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computers, broadband, and social networking

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computers, broadband, and social networking

AARP 2021 Tech Trends Survey -- is the tech glass half empty?

First the ‘good news’ about tech adoption…  According to AARP’s newest technology adoption report, just published, older adults are positive about the role technology can play in their lives during and after Covid-19. They are chatting via video, using social media livestreams and modernizing their technology. They are buying smart TVs, costly smartphones, and earbuds.  The survey reports that 20% of the 70+ age range owns a wearable, possibly a smartwatch. Also notable, considering that most wearables are still paired with them, smartphone ownership, according to this survey, has risen most sharply among those aged 70+, with 77% of responders indicating they own one. This is a number worth questioning, however, since Pew Research's most recent mobile fact sheet indicates that only 61% of the 65+ have smartphones.

PEW: 25% of seniors age 65+ are not online. That's a problem.

Pew Research just published its periodic survey about Internet use. Let’s assume consensus that growing the percentage of those using the Internet was a social good. Let’s assume that many are now concerned that older adults may have missed vaccine sign-up opportunities without access to the Internet.  Pew’s survey categories included: Age, Rural/Urban, Male-Female, Income, Race, and Education.  The result is pretty much ho-hum – if you look only at the headline – 7% of Americans Don’t use the Internet.  Let’s say that 77% of the American population are adults (using Census data). Translating the Pew number to non-users of the Internet  results in nearly 23 million people.  Not a trivial number.  Too bad there were no correlations between Age, Education, Income with Internet use.  But we can guess what we could find.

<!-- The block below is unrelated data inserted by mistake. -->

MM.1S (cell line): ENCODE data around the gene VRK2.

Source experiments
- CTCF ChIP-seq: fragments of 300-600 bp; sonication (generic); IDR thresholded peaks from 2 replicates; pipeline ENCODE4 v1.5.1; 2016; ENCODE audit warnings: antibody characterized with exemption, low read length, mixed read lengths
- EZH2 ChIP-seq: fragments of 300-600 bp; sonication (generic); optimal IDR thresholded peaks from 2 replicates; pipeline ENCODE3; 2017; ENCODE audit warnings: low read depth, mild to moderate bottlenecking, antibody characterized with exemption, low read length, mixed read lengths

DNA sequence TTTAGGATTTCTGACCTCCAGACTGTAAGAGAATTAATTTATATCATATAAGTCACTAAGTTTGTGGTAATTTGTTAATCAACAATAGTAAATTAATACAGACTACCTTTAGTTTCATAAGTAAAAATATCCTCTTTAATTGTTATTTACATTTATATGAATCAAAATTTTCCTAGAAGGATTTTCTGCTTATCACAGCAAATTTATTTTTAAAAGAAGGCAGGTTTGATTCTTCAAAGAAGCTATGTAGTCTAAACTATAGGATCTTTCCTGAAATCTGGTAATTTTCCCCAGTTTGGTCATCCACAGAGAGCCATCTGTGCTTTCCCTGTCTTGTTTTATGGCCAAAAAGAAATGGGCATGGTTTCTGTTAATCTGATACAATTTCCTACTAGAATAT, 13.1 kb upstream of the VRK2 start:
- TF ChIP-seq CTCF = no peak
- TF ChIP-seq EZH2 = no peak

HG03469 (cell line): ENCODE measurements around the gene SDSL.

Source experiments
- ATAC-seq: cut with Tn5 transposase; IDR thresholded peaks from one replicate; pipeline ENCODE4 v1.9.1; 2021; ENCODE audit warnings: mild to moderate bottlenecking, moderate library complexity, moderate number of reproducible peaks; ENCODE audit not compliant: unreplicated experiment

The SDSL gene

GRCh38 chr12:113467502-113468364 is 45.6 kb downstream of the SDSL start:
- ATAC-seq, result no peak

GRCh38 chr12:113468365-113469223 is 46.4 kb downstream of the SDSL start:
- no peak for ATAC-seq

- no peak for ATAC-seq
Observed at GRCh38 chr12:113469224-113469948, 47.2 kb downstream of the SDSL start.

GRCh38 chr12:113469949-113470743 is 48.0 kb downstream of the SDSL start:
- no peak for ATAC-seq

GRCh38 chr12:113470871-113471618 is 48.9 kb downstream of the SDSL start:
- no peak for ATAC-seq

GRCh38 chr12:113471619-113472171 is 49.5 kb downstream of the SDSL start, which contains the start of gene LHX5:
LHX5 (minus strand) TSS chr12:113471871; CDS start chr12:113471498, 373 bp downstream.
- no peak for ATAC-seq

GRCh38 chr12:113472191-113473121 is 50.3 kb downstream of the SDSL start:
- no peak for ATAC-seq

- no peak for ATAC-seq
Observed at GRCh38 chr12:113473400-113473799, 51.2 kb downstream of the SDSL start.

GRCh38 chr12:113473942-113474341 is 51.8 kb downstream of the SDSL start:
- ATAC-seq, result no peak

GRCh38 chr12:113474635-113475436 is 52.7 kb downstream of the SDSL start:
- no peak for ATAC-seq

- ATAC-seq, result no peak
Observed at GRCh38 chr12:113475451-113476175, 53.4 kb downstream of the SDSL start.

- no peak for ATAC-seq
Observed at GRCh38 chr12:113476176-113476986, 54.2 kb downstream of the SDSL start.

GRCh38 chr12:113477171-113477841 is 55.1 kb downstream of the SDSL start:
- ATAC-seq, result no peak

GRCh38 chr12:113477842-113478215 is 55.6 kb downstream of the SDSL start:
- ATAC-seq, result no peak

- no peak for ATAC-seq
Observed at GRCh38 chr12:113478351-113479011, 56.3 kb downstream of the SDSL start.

Four Aging and Health Technology Blog Posts from February 2021

Looking out toward the future – what trends matter most?  The lack of broadband access among older adults is worrisome in these days of online-only vaccine registration.  In years past, getting older adults online was a lower priority for senior advocates, social service agencies or healthcare organizations. News organizations rarely discussed tech adoption among seniors.  And survey frequency about Internet access had dwindled over a decade. Now even the Wall Street Journal tech writer searches ways to get elusive vaccine appointments scheduled for older friends and relatives. The New York Times notes that some older adults don’t have computers.  When the 2022 surveys of broadband access for the 65+ are published, will the numbers be much higher?  New government efforts are underway to offer cheaper broadband -- will older adults participate?  Stay tuned. Here are four blog posts from February 2021:

Getting Older Adults to Tech Parity in 2021